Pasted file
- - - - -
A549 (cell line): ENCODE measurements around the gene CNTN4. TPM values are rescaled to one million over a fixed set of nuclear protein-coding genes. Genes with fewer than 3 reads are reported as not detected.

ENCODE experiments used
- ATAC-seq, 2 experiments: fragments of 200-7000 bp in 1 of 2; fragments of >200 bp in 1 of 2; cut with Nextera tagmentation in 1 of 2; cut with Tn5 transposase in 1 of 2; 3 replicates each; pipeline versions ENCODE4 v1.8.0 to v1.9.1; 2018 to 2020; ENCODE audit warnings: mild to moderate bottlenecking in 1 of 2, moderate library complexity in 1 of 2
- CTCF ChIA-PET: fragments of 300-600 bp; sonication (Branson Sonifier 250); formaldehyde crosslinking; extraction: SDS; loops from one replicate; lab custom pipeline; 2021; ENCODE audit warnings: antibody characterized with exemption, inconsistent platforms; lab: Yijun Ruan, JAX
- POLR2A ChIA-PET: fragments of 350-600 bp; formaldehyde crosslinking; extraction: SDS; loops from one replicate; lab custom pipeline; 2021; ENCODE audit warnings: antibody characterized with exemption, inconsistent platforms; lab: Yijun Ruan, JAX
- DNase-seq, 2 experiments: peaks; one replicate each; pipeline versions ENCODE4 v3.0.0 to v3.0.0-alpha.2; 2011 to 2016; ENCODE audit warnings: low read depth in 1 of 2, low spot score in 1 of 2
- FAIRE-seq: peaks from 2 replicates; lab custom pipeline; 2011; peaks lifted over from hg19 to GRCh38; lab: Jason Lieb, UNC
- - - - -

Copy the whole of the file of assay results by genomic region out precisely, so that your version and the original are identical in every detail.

A549 (cell line): ENCODE measurements around the gene CNTN4. TPM values are rescaled to one million over a fixed set of nuclear protein-coding genes. Genes with fewer than 3 reads are reported as not detected.

ENCODE experiments used
- ATAC-seq, 2 experiments: fragments of 200-7000 bp in 1 of 2; fragments of >200 bp in 1 of 2; cut with Nextera tagmentation in 1 of 2; cut with Tn5 transposase in 1 of 2; 3 replicates each; pipeline versions ENCODE4 v1.8.0 to v1.9.1; 2018 to 2020; ENCODE audit warnings: mild to moderate bottlenecking in 1 of 2, moderate library complexity in 1 of 2
- CTCF ChIA-PET: fragments of 300-600 bp; sonication (Branson Sonifier 250); formaldehyde crosslinking; extraction: SDS; loops from one replicate; lab custom pipeline; 2021; ENCODE audit warnings: antibody characterized with exemption, inconsistent platforms; lab: Yijun Ruan, JAX
- POLR2A ChIA-PET: fragments of 350-600 bp; formaldehyde crosslinking; extraction: SDS; loops from one replicate; lab custom pipeline; 2021; ENCODE audit warnings: antibody characterized with exemption, inconsistent platforms; lab: Yijun Ruan, JAX
- DNase-seq, 2 experiments: peaks; one replicate each; pipeline versions ENCODE4 v3.0.0 to v3.0.0-alpha.2; 2011 to 2016; ENCODE audit warnings: low read depth in 1 of 2, low spot score in 1 of 2
- FAIRE-seq: peaks from 2 replicates; lab custom pipeline; 2011; peaks lifted over from hg19 to GRCh38; lab: Jason Lieb, UNC